Q: I watched the results of the Iowa voting on Monday night, and I’m wondering if I missed something. The Republican candidates split thousands of votes, but the final count between Mrs. Clinton and Mr. Sanders was something like 693, plus or minus a few, each. Does that mean only 1,400 Democrats voted compared to tens of thousands of Republicans? No one on the networks I watched mentioned this obviously lopsided count.
Michael Dohm, of Belleville
A: I know some Democrats are less than enchanted with their presidential choices this time, but I think the party would be in titanic trouble if caucus turnout had been as feeble as the totals you cite. In reality, both parties saw similar numbers braving their way to nearly 1,700 precinct sites on a cold Iowa night with a blizzard bearing down on many of them.
According to CBS estimates, nearly 187,000 Republicans turned out, smashing their 2012 total by about 65,000. While numbers fell well short of the 240,000 who gathered when Barack Obama ran his inaugural campaign in 2008, state Democratic Party chair Dr. Andy McGuire said on Tuesday that 171,517 Iowa Democrats huddled to start picking their national convention delegates.
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So why wasn’t that number more widely reported? Because, in a sense, it doesn’t tell you much. This may draw letters of protest, but the Democrats seem to have devised a caucus system so tortured that you almost need a Ph.D. in mathematics to understand it. I’ll try to explain:
The GOP process is as simple as pie. Every party elephant who turns out is allowed to vote for his or her favorite by secret ballot. The votes are counted and candidates earn delegates based on the percentage of their vote totals. (In 2012, Iowa switched from winner-take-all to proportional allocation in hopes of drawing more interest and giving lesser-known candidates a better chance of surviving.)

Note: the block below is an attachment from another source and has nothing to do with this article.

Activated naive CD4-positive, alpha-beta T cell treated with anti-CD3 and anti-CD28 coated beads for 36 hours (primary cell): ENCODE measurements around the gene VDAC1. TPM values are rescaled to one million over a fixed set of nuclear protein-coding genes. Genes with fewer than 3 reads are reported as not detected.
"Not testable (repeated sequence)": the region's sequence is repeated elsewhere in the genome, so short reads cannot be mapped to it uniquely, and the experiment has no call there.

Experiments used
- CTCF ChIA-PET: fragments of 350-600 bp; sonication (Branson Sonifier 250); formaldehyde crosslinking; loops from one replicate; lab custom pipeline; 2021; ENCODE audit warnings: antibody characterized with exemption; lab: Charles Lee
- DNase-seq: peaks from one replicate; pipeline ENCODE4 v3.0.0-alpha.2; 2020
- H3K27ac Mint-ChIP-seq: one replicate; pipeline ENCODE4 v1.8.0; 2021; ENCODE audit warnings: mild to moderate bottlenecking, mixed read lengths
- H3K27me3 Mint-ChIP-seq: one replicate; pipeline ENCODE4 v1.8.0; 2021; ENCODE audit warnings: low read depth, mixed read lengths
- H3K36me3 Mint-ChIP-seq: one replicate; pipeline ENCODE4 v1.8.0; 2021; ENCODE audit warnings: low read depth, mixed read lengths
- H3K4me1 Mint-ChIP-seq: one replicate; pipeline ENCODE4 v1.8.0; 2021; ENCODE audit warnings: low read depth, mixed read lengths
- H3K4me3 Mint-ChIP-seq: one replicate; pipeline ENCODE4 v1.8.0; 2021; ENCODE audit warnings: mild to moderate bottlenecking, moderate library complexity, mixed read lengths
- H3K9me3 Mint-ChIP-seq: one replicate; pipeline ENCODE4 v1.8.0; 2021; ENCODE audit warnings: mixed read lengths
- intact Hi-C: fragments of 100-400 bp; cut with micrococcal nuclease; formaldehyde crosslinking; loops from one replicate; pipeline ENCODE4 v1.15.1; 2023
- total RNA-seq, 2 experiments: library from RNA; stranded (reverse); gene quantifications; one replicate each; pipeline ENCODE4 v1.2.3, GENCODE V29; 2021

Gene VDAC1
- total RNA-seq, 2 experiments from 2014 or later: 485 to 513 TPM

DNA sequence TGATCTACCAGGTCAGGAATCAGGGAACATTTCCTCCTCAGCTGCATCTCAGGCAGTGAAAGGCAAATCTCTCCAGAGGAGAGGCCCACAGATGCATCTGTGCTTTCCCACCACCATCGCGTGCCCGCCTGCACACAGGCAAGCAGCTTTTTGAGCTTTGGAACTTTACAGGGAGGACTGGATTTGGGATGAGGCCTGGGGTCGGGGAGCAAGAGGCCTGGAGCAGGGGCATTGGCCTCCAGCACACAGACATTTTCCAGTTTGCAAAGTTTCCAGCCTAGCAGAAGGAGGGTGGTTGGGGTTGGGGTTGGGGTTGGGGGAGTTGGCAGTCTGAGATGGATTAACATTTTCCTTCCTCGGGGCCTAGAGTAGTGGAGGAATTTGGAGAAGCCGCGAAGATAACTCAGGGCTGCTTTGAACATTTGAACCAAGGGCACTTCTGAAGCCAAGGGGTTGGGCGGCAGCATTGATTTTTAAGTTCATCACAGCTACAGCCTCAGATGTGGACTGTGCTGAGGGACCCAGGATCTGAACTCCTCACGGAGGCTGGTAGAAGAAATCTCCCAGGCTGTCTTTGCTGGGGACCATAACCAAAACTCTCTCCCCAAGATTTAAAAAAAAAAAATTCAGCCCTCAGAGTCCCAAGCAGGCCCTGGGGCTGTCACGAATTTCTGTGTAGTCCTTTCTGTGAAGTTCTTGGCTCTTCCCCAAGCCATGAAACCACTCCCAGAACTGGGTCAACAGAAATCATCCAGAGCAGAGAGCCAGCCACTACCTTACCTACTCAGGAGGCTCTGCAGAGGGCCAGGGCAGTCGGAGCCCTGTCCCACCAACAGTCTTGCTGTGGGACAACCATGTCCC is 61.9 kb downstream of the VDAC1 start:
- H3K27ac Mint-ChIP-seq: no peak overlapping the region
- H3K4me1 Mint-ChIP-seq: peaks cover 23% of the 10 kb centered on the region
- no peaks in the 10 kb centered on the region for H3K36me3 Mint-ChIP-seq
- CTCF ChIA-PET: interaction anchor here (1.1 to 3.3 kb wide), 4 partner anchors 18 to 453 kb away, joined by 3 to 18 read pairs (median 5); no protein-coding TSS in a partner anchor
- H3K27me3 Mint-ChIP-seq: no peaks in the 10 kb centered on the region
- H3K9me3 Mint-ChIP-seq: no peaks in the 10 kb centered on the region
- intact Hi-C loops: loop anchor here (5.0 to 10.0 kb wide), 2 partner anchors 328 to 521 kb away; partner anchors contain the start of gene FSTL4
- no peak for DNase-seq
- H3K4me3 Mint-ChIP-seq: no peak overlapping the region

The results for Republicans are straightforward and quickly determined. This year, Ted Cruz received 51,666 votes or 28 percent of all votes cast. As a result, he earned eight of the 30 possible delegates. Trailing him were Donald Trump (45,427 votes, 24 percent, 7 delegates) and Marco Rubio (43,165, 23 percent, 7 delegates). None of the other eight candidates cracked 10,000 votes although Ben Carson grabbed three delegates and five others earned one each. Only New Jersey Gov. Chris Christie and Rick Santorum, who then quickly dropped out of the race, left empty-handed.
By comparison, the Democratic process is as convoluted as pi — that irrational number which has no end — so grab your No-Doz while I attempt to make it understandable.
If you had attended an Iowa Democratic caucus Monday night, you would have had to stand up for your candidate — literally. Instead of writing down a name or checking a ballot and handing it in in secret like the Republicans, you would have had to join a group of like-minded caucusers and stand with them, be they supporters of Clinton, Sanders, O’Malley or someone else.
That’s just the start. Then the people running the caucus had to determine whether your group was “viable” — in other words, were there enough people to earn even one delegate to the state convention.